Yes, the White Bass were biting. We did manage to bring a Walleye to the boat and lost one at boat side. I did find that I liked using Kast-masters more then round head jigs. I lost 3 jigs in hang ups and no Kast-Masters.

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Team Otter

I know I've been kicking around hitting the river tomorrow but I just may go to Tetonka instead. It'll have to be a game time decision. smirk.gif

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DARK30

I heard a rumor that a 14 lb walleye was caught near St.Peter. I guess it was kept for a mount..... Just 3 or 4 more pounds and it would have big news.

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Team Otter

The rumor is true. I believe the fish was pushing 34". "Willy" has more information as he has seen photos.

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Willy

Shhhhhhhhh! wink.gif

I talked to a guy that fishes down there a ton too, and he was right next to the guy when he caught it. I asked him if they took it to an official scale since 34" out of the Minnesota this time of year I figured "could" be close to a state record. It was weighed on a certified scale and came out to 14lb 1oz. Friggen sow! The bite has been unusually slow down there, but that fish is one of the biggest I've heard from out of the Sota. Lots that were close, but no 34 incher!

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Team Otter

That is just plain awesome! Congrats on the great fish to whomever the angler was.

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DARK30

That is a seriously nice fish!thumbs.gif

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Papa Grump

WOW!! I hope we get to see some pics of this hog.

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  • Posts

    • Rick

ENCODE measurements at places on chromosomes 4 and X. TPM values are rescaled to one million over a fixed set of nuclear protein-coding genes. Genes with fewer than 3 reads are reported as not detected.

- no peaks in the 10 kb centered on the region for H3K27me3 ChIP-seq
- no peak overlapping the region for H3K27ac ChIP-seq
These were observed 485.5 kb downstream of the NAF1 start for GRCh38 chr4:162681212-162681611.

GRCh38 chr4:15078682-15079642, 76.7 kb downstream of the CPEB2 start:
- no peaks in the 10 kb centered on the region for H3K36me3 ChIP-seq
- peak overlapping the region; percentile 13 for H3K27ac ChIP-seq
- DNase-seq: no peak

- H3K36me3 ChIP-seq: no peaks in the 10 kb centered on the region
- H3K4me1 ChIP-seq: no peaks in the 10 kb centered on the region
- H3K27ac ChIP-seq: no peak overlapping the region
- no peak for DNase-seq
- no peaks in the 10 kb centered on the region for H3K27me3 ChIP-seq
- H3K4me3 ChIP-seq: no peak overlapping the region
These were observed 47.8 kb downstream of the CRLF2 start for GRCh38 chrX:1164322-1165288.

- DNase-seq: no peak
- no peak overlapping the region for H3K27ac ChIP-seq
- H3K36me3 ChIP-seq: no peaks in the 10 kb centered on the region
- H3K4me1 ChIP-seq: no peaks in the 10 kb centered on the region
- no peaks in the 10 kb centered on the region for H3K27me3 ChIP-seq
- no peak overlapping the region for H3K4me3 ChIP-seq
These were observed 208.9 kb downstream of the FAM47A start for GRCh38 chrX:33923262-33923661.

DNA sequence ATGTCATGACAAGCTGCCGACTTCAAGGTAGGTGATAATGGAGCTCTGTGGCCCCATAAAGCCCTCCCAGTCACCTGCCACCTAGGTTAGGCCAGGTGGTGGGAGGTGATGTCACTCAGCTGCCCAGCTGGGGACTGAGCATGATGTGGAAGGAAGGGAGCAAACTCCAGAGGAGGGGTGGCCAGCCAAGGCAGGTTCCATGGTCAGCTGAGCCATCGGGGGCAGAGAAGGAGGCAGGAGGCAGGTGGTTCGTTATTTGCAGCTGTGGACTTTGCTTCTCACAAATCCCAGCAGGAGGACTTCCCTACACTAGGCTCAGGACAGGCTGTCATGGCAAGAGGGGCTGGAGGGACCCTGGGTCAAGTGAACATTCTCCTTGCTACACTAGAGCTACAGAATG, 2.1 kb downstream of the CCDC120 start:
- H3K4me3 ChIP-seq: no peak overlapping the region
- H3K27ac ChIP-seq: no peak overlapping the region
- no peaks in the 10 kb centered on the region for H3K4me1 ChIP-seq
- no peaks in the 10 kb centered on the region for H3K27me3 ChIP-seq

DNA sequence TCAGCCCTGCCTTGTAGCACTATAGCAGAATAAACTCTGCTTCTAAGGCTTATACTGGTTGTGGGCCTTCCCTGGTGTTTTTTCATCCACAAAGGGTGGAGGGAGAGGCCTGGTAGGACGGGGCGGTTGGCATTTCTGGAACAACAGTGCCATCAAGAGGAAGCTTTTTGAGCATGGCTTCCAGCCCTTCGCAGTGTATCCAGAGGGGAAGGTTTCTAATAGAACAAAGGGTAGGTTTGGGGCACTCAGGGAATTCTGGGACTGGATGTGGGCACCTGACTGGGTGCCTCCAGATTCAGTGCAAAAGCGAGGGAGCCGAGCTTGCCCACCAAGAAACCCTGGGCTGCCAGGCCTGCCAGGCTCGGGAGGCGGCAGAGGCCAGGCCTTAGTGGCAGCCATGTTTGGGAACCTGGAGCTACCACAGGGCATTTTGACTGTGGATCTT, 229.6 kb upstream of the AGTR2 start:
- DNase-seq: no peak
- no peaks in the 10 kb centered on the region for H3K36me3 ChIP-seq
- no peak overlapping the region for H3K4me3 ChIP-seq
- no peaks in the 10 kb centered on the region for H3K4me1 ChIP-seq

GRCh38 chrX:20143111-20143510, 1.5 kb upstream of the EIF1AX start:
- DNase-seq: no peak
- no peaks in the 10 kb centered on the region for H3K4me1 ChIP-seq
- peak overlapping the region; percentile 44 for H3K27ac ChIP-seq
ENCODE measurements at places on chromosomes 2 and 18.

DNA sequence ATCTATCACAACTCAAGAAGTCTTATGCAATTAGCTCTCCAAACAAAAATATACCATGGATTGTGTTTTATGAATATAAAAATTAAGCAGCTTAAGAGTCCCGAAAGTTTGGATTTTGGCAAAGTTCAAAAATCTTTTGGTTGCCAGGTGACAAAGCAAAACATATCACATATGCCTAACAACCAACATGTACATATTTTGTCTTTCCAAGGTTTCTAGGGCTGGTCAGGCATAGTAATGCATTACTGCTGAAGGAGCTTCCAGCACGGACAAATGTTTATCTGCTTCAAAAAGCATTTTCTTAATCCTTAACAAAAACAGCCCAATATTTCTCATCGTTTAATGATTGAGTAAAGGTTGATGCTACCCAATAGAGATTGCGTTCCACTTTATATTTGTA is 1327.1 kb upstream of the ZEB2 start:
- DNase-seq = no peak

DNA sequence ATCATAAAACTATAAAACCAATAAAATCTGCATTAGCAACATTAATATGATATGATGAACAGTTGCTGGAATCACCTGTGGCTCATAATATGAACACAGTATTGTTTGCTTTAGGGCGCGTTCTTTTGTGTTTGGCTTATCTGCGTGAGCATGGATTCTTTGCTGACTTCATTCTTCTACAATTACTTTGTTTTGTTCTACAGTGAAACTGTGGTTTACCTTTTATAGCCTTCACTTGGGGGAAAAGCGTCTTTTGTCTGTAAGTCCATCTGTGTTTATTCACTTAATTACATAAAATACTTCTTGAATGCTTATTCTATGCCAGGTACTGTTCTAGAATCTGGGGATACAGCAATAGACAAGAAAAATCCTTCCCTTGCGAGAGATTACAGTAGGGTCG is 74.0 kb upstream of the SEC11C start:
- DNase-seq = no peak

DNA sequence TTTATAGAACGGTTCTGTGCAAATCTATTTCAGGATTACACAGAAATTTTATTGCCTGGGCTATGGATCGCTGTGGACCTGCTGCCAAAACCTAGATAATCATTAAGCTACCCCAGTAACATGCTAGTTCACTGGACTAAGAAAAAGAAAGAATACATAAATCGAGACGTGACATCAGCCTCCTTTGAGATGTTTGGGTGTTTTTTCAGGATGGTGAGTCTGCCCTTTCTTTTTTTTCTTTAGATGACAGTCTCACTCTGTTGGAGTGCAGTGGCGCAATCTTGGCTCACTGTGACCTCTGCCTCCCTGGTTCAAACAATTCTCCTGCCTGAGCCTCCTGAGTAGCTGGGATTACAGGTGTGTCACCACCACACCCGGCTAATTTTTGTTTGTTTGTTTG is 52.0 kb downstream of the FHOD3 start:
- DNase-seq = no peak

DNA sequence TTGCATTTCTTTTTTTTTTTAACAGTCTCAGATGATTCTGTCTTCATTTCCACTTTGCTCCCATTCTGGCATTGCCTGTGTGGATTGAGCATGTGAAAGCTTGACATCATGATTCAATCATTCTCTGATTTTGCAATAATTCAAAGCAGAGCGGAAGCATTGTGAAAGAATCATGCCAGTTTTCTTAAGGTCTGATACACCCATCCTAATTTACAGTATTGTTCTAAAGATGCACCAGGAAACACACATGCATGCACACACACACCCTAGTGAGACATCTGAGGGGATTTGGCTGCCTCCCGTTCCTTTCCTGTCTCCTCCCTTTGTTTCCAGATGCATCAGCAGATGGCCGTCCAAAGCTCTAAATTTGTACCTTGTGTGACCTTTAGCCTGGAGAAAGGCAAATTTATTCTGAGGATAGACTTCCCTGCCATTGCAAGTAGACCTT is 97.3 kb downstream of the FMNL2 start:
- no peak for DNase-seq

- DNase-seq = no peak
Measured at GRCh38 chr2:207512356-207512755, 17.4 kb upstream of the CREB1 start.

Recreational netting for whitefish and tullibee (cisco) is anticipated to open on several Schedule I Lakes in the Grand Rapids fisheries work area beginning in late October, according to the Minnesota Department of Natural Resources. Schedule I Lakes, which are more susceptible to sudden changes that impact water temperatures, will be opened and closed on a 48-hour notice posted at lake accesses, other public places, and the DNR website. Schedule II Lakes, will open Nov. 3. Schedule I Lakes (48 hour notice) Anticipated opening dates are as follows: Friday, Oct. 27 through Sunday, Dec.3, for Deer (near Deer River), and Turtle (3.5 inch mesh). Friday, Nov. 3 through Sunday, Dec. 10, for Side and South Sturgeon (1.75 inch mesh). Friday, Nov. 10 through Sunday, Dec. 10, for Big Balsam and Nashwauk (1.75 inch mesh). Schedule II Lakes Lakes open to whitefish and cisco sport netting Friday, Nov. 3 through Sunday, Dec. 10: Bass (north basin). Ball Club. Bowstring*. Little Bowstring. Cut Foot Sioux*. Deer (near Effie). Grave. Jessie. Maple. Pokegama. Round (near Squaw Lake –1.75 inch mesh). Rush Island. Sand (near Max)*. Swan.  (1.75 inch mesh) Twin Lakes (near Marble). Winnibigoshish* and Little Winnibigoshish* (1.75 inch mesh). *Bowstring, Cut Foot Sioux, Sand, Winnibigoshish and Little Winnibigoshish are designated infested waters because of the presence of faucet snails or zebra mussels. Nets and equipment used in infested waters may not be used in any other waterbody unless they have been dried for ten days or frozen for two days. Fishing regulations require that: Netters purchase both a whitefish netting license and angling license. A person may use only one gill net, not exceeding 100 feet in length and 3 feet in width. One end of net must have a pole, stake, or buoy projecting at least two feet above the surface of the water or ice. Nets must have an identification tag attached near the first float of the end that is projecting from the surface of the water or ice. Identification tags must be a minimum of 2 ½ inches by 5/8 inch permanently bearing the name and address of the owner. Identification tags for marking nets are provided by the owner. Nets may not be set after sunset or raised before sunrise. All gill nets must be set and lifted by the licensee only. Anyone assisting in the taking of whitefish or ciscoes must have proper licensing. Nets must be tended at least once every 24 hours and all gamefish and non-target species must be immediately released from the net. A net may not be set in any water deeper than six feet. A net may not be set within 50 feet of another net. Minimum gill net mesh size shall be no less than 1-3/4 or 3-1/2 inch stretch measure depending on the lake (see full list of lake and size regulations online). Nets used in designated infested waters must be dried for a minimum of 10 days or frozen for 2 days before using in a different water body. Nets should be dried for 10 days or frozen for 2 before moving from any lake to another. Nets used in spiny water flea and/or zebra mussel infested waters should be not used in any other waterbody Nets should be transported in sealed container. Whitefish and ciscoes taken by sport gill-netting may not be bought or sold. Whitefish and ciscoes taken by sport gill-netting may not be used as bait. Within the Leech Lake Reservation boundaries, the possession limit for whitefish taken by sport gill-netting is 25, and the possession limit for ciscoes taken by sport gill-netting is 50. Net placement should not inhibit use of the lake by other boaters. About 700 people obtain special permits to net for whitefish-tullibee each year. The DNR bases netting schedules on expected water temperatures, fish abundance and vulnerability of game fish. As the water temperature cools, game fish head to deeper water and whitefish-tullibee come to shallow water for fall spawning.  Netting is allowed when there is little chance that game fish populations would be negatively impacted by recreational netting in shallow water. Find information about sport netting by lake, minimum mesh sizes, and fishing regulations at http://files.dnr.state.mn.us/rlp/regulations/fishing/whitefish-tullibee.pdf or contact the DNR’s Grand Rapids area office at 1201 East Highway 2, Grand Rapids, MN 55744, or call 218-328-8836. Discuss below - to view set the hook here.